1. ^ a b c Perrine, Amos. “Nelsonville Music Festival, May 18–20, 2012, Nelsonville, Ohio.” No Depression: The Roots Music Authority. No Depression, 10 May 2012. Web. 15 October 2012.
  2. ^ a b c d e DeLuca, Leo. “Interview: Nelsonville Music Festival’s Tim Peacock and Brian Koscho.” Done Waiting. Wordpress, 7 May 2012. Web. 15 October 2012.
  3. ^ a b c Watkins, Carl. “Nelsonville Music Festival 2011 Overview.” Guerrilla Geek. Guerrilla Geek, 18 May 2011. Web. 18 October 2012.
  4. ^ a b c d e f Lynch, Bill. “5 Questions: Now in its 8th year, Nelsonville’s Music Fest is “very ‘World Café”. The Charleston Gazette, 17 May 2012. Web. 15 October 2012.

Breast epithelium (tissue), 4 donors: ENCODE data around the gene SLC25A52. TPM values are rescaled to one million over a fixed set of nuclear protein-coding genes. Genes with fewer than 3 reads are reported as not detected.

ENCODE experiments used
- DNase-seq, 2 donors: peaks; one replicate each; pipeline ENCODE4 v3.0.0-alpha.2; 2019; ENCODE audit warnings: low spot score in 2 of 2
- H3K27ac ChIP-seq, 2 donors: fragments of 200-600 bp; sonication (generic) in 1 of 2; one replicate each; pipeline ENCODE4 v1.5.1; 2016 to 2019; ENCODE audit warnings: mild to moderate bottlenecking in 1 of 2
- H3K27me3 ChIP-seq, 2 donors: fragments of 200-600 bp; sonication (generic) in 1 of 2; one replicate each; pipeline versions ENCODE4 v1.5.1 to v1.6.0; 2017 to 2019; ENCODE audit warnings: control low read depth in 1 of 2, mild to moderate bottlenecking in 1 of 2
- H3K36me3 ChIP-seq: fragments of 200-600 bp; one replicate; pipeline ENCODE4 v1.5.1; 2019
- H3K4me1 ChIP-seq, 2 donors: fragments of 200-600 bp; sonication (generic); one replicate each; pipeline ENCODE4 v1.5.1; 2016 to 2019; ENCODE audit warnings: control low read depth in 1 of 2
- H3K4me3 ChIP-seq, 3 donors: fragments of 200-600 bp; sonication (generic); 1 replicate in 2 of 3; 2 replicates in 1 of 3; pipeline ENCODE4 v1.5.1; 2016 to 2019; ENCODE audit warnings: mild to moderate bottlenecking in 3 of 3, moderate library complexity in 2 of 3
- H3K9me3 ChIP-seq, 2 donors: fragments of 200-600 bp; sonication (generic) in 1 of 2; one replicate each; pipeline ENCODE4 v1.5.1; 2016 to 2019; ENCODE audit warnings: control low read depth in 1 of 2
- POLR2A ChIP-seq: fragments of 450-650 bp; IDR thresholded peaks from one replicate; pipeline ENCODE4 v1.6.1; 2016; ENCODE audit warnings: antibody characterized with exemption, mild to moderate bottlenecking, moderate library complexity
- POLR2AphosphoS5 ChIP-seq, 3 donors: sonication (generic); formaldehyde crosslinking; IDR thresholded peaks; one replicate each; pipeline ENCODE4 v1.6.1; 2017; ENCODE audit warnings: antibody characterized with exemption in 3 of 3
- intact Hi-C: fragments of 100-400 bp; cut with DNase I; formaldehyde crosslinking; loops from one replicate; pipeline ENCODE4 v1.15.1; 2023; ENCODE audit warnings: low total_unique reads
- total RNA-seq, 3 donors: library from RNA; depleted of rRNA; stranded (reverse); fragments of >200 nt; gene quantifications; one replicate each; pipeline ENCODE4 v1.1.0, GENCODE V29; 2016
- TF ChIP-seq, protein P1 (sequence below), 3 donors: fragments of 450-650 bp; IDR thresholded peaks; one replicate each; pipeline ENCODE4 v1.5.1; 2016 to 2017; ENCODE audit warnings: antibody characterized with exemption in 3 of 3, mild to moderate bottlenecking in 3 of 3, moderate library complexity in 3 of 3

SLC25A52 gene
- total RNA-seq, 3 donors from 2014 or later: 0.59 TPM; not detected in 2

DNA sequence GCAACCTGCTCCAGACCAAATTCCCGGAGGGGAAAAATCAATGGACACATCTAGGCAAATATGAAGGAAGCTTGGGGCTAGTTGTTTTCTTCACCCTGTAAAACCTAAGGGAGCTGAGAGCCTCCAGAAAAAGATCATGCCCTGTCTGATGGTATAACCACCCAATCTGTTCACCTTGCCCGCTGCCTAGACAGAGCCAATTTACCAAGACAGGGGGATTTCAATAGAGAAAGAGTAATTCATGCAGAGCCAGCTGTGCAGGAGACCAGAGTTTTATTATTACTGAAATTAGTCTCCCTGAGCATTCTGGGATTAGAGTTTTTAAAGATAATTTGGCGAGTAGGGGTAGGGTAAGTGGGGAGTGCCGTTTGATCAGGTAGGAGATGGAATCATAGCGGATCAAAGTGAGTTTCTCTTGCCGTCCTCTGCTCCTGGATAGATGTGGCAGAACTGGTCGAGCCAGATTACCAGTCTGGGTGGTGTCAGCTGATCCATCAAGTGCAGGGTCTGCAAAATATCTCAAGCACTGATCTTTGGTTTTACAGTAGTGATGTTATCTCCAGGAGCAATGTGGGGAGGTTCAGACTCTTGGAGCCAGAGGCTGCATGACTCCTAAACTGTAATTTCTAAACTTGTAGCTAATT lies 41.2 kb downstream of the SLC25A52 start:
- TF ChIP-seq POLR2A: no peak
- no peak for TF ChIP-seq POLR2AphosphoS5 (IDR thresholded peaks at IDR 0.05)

5. ^ Higgins, Joe. “Thousands Flock to Nelsonville Music Festival.” The Athens Messenger. The Athens Messenger, 21 May 2012. Web. 15 October 2012.
  6. ^ a b c d e f "Past Shows." Stuart's Opera House: Nelsonville, Ohio. Stuart's Opera House: Nelsonville, Ohio, n.d. Web. !8 October 2012.
  7. ^ a b c d “Nelsonville Music Festival.” Nelsonville Music Festival, n.d. Web. 25 October 2012.

External links[edit]

Coordinates: 39°27′32.15″N 82°14′3.95″W / 39.4589306°N 82.2344306°W / 39.4589306; -82.2344306